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'Maintenance quarter' for midstream drew bright line between haves, have-nots


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'Maintenance quarter' for midstream drew bright line between haves, have-nots

Large midstream energy companies had a period of "maintenance" in the second quarter, as the market got used to relatively low oil prices and changing business structures in the sector.

Most of the largest oil and natural gas transporters in North America reported relatively flat adjusted EBITDA and distributable cash flow year over year, measures the midstream finance community uses to look at the cash those companies are generating and what they have available to return to their stockholders.

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"This was almost like a maintenance quarter. ... It was right down the middle for the most part," MUFG Securities Americas Inc. analyst Barrett Blaschke told S&P Global Market Intelligence. "There’s power to consistency, I think, right now. You're seeing a very broad spread between the haves and have-nots, [seeing] who sort of has drop-downs and a little more certainty.”

Acquisitions helped Enbridge Inc., which recorded the largest increase in adjusted EBITDA versus the year-ago period out of the large midstream companies surveyed by S&P Global, see significant growth during the second quarter, the first full quarter with Spectra Energy Corp and Spectra Energy Partners LP assets in the fold. MPLX LP's adjusted EBITDA and distributable cash flow, meanwhile, experienced material increases, attributed to record processed and fractionated volumes and sponsor Marathon Petroleum Corp.'s asset drop-down strategy.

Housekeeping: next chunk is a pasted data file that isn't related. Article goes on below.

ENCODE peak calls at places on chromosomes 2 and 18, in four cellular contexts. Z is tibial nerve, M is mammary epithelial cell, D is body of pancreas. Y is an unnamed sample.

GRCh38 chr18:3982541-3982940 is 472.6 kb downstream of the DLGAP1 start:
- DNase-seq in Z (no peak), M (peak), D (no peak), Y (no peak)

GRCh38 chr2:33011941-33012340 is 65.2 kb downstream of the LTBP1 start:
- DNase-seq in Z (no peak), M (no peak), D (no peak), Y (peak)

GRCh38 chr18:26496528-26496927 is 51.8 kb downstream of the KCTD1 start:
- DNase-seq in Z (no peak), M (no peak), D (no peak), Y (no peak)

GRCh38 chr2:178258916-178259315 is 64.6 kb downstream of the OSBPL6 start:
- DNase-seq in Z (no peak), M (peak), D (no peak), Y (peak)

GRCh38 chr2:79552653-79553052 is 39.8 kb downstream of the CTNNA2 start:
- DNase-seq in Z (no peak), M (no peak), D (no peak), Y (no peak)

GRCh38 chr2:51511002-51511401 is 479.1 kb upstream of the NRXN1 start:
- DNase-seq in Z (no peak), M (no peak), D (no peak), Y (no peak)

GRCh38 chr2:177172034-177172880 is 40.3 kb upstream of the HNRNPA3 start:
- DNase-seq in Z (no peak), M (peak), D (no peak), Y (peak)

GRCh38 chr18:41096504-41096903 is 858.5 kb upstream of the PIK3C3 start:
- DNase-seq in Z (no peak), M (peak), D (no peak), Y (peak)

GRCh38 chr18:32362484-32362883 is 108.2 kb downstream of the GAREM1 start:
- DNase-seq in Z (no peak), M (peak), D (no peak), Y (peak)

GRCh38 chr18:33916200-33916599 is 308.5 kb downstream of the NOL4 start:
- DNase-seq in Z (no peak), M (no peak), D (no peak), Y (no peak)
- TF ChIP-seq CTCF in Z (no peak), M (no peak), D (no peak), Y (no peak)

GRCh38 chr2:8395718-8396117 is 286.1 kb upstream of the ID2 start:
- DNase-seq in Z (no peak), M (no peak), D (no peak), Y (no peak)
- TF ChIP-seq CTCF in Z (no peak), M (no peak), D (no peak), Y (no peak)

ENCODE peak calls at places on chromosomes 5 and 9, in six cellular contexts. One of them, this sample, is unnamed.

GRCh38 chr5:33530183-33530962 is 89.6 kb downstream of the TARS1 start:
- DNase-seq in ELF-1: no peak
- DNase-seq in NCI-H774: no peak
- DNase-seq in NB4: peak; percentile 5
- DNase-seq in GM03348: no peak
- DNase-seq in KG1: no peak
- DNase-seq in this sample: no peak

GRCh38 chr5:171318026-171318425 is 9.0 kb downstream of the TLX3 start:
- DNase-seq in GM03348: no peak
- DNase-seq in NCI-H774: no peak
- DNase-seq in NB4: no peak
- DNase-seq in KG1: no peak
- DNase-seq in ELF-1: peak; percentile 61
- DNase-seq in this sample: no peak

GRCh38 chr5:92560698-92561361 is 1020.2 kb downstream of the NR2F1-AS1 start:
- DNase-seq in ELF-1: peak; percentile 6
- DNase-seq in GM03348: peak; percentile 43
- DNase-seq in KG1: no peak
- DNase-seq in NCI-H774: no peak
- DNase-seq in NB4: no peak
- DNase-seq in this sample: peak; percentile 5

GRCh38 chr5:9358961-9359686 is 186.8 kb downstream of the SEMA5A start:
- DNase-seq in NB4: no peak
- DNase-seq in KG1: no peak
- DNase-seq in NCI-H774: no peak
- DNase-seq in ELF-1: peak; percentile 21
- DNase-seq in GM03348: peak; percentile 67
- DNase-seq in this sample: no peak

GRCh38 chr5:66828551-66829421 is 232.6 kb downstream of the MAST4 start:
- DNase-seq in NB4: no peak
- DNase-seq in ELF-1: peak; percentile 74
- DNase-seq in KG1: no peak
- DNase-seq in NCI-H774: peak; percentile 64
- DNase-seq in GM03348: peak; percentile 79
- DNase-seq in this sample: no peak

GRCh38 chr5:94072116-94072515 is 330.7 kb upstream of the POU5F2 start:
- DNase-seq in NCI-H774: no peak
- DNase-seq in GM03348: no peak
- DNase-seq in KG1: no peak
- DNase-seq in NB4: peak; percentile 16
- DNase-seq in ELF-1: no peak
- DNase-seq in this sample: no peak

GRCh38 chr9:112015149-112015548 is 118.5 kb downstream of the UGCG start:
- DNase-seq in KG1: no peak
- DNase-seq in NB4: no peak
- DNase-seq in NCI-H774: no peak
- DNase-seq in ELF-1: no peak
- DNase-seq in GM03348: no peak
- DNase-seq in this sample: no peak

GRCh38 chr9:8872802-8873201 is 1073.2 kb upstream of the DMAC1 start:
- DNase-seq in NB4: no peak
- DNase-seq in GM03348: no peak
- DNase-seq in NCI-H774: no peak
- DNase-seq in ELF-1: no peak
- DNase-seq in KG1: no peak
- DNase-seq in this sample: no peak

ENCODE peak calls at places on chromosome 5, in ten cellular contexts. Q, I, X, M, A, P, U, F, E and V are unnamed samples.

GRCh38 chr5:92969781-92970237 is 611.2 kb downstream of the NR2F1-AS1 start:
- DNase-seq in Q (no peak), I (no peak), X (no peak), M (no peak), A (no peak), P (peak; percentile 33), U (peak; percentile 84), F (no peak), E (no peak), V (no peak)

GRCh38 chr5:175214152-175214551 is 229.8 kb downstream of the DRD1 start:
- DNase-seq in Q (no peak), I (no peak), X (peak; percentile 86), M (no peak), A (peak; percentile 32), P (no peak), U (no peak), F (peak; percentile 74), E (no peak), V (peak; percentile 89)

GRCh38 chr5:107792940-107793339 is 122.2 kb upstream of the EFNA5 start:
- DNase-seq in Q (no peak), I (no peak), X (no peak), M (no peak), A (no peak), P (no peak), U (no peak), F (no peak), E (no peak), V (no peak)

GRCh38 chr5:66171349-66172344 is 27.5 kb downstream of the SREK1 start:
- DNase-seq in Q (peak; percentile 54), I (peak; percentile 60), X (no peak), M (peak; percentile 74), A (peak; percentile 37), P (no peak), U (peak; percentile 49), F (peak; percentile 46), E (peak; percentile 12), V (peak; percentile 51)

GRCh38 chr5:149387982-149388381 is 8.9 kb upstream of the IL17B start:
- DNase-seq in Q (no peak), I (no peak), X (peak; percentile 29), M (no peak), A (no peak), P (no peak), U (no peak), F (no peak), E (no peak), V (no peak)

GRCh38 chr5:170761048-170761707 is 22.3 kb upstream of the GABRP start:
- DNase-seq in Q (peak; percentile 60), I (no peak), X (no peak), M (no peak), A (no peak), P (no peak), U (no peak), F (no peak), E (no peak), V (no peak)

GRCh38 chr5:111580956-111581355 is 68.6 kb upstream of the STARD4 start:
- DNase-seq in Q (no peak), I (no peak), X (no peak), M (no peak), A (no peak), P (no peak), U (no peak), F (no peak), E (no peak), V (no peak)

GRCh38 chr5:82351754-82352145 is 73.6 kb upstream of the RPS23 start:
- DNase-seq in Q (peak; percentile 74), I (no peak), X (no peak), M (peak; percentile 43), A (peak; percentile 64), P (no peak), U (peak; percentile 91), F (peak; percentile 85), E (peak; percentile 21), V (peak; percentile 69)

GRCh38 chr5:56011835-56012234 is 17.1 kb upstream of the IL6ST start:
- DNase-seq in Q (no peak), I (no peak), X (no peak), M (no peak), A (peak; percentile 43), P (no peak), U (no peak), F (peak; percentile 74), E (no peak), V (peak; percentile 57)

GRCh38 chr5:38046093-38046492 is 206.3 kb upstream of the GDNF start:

At the other end of the spectrum, Plains All American Pipeline LP's supply and logistics segment recorded a 172% decline in adjusted EBITDA year over year, with a loss of $28 million that surprised analysts. Plains also announced that the partnership will consider a dividend cut.

S&P Capital IQ estimates also showed a mixed bag for second-quarter revenues and earnings per share, but most of the largest companies still missed their consensus normalized EPS estimates.

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Still, MUFG's Blaschke said the absence of retail buyers and institutional investors' uncertainty during the second quarter was noticeable in the master limited partnership space, as more midstream MLPs become C corporations. "Between Kinder Morgan Inc. and ONEOK Inc., you're taking some big dollars out of the structure," he noted.

ONEOK announced in February that it is buying out the remaining public stake of ONEOK Partners LP that it did not already own, while Kinder Morgan decided in late 2014 to absorb its MLPs.

During the second quarter, midstream investors were also deterred by low commodity prices that drove down share values and contributed to a nearly 8% loss in the Alerian MLP Index, which tracks major midstream MLPs.

Even though analysts generally expect midstream stocks to rebound, Mizuho Securities USA LLC's Brian Zarahn said he sees no upturn on the horizon unless oil nears $50 per barrel and stays that way. "I think the Alerian speaks for itself. We’re at a 52-week low today with no likely near-term catalyst between now and third-quarter earnings," he said. West Texas Intermediate crude oil settled at $47.59 on Aug. 15.